An enraged 10-foot long bull shark propelled itself at jet skier Rick Manning off the coast of Queensland, Australia.
The incident that happened on Saturday was caught on drone vision.
Rick Manning thought he spotted baitfish about 65 feet off the coast of N. Stradbroke Island and sent up a drone to investigate. What the drone recorded instead were five enormous sharks swimming in the water.
Manning then got on his jetski and traveled to the area to get a closer look at the sharks.
After circling several times in the water around one of the bull sharks, the predator got enraged and headbutted Manning’s watercraft with its mouth open, almost taking out his leg in the process.
“He just turned around, and I thought, oh, here we go,” Manning told 7NEWS from Australia.
“Those videos where you see a shark feeding and the teeth come out of the gums, that’s exactly what I saw.
Drone footage, filmed by Manning, shows the moment when the shark threw itself at the jet ski.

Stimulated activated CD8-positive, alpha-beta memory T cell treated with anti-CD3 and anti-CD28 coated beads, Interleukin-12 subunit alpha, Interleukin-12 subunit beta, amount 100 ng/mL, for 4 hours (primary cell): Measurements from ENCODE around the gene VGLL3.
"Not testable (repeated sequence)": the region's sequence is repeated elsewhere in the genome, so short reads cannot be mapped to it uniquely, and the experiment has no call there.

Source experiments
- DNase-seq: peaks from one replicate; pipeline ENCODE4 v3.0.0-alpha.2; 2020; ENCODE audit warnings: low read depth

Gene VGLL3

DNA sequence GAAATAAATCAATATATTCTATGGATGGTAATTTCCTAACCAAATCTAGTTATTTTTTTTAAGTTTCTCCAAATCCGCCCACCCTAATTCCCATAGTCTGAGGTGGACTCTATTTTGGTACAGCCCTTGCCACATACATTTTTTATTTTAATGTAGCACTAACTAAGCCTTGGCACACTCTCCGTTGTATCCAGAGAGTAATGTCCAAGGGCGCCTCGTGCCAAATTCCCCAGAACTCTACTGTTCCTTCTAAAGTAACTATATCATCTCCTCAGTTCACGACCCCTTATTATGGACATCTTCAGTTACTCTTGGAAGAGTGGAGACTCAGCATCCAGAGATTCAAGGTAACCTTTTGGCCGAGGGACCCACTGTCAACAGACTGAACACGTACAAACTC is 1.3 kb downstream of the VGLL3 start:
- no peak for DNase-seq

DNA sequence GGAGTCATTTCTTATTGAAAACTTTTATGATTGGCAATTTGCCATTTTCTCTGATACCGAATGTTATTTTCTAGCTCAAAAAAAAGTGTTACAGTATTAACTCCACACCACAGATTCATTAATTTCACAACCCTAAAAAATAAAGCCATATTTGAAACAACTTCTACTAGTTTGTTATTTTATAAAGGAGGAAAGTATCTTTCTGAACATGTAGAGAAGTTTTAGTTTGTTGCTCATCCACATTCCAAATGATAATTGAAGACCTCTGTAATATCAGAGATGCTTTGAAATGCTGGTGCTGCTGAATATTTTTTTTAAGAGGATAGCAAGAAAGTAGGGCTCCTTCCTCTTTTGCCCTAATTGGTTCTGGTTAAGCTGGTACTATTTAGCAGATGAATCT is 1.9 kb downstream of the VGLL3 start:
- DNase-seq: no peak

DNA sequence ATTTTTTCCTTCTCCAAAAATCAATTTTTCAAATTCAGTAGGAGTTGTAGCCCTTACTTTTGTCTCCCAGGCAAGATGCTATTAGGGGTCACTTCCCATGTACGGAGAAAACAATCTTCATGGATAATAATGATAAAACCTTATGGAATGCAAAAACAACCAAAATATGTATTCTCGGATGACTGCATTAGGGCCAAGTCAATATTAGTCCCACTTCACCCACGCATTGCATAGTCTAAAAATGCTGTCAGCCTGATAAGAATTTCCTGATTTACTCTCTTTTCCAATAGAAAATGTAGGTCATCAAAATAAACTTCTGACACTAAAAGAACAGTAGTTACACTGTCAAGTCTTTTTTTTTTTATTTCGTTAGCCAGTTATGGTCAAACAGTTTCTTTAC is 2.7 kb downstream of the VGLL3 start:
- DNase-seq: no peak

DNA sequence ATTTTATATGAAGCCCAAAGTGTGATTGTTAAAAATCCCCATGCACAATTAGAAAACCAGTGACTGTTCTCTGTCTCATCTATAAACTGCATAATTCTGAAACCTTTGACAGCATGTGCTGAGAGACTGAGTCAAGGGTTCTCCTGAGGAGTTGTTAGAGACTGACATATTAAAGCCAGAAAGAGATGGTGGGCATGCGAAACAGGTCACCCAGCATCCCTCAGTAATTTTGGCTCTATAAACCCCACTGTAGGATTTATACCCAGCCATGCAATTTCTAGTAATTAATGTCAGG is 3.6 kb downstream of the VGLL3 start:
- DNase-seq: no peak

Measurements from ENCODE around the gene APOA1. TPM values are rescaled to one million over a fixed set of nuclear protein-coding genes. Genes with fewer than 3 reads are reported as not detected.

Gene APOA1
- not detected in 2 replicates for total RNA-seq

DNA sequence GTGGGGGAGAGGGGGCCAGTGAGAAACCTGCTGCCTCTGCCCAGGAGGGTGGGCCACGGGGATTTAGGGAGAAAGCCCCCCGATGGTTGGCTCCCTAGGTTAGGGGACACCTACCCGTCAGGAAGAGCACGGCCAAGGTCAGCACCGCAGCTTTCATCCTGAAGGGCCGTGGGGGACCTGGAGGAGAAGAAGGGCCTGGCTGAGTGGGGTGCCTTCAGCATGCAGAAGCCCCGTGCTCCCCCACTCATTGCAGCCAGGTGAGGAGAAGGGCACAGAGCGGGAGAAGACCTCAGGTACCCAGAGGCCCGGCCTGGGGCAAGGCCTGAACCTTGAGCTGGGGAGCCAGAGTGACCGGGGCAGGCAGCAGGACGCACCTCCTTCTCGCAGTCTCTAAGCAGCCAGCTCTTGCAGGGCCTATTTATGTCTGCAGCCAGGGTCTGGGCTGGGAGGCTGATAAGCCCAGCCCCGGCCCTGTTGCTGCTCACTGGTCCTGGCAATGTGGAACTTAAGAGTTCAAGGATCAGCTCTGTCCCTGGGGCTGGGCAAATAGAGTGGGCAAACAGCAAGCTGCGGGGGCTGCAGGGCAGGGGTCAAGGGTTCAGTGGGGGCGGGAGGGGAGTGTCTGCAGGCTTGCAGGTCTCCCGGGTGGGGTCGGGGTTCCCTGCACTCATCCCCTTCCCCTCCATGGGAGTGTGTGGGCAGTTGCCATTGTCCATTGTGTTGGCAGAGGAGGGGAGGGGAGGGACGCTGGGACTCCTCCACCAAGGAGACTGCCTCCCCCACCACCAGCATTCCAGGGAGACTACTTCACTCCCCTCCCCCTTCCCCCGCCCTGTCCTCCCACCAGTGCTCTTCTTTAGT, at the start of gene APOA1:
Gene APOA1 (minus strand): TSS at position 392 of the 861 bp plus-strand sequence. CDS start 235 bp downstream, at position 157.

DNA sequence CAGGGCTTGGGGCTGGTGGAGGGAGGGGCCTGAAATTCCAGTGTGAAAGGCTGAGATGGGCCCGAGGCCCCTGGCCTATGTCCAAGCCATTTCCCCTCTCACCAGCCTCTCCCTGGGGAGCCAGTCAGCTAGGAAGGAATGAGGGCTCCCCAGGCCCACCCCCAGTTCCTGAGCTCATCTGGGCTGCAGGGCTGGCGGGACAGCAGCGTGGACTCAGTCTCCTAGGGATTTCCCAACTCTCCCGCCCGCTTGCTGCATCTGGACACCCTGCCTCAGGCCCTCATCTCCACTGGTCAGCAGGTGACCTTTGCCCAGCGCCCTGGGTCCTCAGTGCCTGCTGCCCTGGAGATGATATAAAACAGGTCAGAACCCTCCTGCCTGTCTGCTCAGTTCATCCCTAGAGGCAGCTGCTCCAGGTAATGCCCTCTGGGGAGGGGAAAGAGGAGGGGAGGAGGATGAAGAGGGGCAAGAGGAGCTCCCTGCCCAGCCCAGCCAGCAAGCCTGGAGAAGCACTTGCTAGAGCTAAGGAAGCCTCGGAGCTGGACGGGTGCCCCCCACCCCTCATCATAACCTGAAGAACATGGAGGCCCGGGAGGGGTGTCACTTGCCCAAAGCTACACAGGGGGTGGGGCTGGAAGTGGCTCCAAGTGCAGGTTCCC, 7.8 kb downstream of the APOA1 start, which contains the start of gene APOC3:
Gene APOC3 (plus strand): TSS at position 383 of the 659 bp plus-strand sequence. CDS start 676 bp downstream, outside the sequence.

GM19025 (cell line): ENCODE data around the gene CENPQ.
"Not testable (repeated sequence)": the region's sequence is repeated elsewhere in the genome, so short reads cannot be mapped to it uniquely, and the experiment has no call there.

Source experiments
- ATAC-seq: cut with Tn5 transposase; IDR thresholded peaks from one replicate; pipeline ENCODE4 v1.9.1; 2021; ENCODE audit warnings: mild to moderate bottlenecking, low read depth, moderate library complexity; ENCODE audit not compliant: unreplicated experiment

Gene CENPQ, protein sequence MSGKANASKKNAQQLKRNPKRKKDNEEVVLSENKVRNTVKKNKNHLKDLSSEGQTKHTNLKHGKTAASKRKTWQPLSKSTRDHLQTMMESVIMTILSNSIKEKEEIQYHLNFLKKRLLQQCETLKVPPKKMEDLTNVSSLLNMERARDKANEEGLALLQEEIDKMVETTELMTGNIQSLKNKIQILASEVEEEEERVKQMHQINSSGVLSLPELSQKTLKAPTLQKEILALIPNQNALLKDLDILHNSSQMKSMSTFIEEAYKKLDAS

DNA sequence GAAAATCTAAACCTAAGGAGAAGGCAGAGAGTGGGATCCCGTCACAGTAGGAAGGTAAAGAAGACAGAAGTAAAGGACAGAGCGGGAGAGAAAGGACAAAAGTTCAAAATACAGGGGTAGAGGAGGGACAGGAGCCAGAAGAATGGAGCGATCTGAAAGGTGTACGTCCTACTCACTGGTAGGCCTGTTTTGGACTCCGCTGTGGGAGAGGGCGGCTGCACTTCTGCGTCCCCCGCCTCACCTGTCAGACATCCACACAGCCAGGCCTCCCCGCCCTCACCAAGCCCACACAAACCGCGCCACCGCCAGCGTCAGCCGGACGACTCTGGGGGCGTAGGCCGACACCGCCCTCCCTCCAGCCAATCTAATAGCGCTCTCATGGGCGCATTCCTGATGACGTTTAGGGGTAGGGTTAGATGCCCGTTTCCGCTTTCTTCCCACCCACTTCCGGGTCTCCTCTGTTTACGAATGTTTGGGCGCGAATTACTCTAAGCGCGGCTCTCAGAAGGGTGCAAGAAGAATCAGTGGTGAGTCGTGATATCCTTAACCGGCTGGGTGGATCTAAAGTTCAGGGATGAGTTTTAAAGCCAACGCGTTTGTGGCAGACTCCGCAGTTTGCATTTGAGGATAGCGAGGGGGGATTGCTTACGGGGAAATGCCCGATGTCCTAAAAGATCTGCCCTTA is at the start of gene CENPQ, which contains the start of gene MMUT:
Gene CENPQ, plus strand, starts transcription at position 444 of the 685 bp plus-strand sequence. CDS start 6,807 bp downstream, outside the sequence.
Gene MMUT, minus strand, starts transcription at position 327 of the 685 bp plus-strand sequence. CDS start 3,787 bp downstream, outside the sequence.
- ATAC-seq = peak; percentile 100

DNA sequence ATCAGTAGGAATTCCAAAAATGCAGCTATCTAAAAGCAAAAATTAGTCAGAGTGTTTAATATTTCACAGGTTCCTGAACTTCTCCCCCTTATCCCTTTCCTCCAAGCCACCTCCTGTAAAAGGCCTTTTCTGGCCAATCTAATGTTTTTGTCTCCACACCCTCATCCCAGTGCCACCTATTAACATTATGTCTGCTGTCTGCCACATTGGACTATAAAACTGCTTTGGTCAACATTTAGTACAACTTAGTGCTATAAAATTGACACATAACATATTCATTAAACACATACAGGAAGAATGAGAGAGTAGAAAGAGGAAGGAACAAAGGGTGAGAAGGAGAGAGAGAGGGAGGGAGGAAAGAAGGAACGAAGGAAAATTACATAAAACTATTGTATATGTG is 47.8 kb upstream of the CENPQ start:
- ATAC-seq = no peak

Fortunately, Manning escaped the incident unscathed.
While the incident was terrifying, Manning said it would not prevent him from returning to his watercraft.
“He probably won’t get that close, keep a little more distance between us,” he said.
The number of shark attacks has exploded worldwide, with nearly 800 people mutilated in nine years.
The United States has surpassed Australia in the number of attacks, with Cape Cod, Massachusetts, now considered the shark capital of the world.
According to data published by the International Shark Attack File, 791 shark attacks have been reported between 2010 and 2019.
Nine people were killed in some 60 shark attacks worldwide in 2020, the highest number since 2013.
Scientists have suggested that modifying hunting grounds, climate, increased stays, overfishing, and even “chance” may have played a role in the increase.
The total number of attacks appears to be trending, with the International Shark Attack File (ISAF) reporting 64 attacks in 2019.